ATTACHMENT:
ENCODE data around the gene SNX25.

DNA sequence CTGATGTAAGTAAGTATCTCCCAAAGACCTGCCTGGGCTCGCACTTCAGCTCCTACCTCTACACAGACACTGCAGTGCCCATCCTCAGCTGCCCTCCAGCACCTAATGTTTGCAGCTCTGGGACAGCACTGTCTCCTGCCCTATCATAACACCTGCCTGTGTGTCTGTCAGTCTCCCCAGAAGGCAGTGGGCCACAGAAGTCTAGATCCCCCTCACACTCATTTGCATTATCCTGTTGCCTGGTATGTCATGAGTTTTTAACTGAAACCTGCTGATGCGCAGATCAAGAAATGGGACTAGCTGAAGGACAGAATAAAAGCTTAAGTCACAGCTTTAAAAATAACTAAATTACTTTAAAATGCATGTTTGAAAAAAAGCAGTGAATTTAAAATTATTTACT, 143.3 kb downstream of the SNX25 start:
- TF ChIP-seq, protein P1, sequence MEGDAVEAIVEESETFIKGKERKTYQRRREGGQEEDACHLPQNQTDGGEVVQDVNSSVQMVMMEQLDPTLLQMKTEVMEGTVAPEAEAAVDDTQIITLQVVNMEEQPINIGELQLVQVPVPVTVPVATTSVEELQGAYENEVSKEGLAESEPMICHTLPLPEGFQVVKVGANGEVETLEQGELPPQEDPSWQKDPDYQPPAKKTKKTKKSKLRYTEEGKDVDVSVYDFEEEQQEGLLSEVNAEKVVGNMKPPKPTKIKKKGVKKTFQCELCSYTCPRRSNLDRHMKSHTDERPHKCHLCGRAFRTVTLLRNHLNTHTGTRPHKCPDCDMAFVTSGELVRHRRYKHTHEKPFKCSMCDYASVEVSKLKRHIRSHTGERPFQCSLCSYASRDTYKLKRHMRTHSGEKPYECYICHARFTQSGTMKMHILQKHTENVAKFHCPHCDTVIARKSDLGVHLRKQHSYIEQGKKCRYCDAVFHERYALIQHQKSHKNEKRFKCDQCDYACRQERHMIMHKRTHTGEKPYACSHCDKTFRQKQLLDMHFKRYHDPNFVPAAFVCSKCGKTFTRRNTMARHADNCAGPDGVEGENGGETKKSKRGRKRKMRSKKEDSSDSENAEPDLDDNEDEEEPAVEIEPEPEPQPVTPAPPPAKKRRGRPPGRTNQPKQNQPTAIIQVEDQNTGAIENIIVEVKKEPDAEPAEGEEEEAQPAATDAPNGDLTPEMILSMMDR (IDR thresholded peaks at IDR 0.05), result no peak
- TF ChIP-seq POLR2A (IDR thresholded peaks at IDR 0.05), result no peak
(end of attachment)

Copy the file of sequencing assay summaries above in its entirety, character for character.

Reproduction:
ENCODE data around the gene SNX25.

DNA sequence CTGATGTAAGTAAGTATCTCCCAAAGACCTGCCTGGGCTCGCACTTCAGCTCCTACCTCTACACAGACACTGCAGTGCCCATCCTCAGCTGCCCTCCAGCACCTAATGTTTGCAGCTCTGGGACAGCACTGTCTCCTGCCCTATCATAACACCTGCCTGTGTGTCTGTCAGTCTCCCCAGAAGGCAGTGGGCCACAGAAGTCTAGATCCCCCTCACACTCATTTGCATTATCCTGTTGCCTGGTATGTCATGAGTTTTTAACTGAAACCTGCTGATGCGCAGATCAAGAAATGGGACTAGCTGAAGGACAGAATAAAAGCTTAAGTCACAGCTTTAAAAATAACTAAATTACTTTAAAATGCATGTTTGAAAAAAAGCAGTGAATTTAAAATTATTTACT, 143.3 kb downstream of the SNX25 start:
- TF ChIP-seq, protein P1, sequence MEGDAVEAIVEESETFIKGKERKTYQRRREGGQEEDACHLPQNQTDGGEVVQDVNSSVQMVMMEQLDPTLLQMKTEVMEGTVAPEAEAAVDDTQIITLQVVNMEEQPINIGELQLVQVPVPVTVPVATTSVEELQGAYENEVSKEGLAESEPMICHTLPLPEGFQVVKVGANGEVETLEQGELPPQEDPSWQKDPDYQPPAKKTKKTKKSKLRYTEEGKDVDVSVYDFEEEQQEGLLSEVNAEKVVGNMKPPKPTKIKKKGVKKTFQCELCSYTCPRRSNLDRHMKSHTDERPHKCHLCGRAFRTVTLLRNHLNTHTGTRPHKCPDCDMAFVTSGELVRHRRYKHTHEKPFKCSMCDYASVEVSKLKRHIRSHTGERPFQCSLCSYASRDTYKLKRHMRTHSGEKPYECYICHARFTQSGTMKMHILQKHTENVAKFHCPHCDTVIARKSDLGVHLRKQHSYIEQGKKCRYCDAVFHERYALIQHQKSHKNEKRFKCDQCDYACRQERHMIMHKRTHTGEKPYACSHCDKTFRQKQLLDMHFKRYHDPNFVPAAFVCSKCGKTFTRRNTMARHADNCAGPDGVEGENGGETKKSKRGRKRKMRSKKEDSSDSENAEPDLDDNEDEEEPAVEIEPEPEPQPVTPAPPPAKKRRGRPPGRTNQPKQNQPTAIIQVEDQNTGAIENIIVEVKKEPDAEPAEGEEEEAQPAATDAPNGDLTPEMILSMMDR (IDR thresholded peaks at IDR 0.05), result no peak
- TF ChIP-seq POLR2A (IDR thresholded peaks at IDR 0.05), result no peak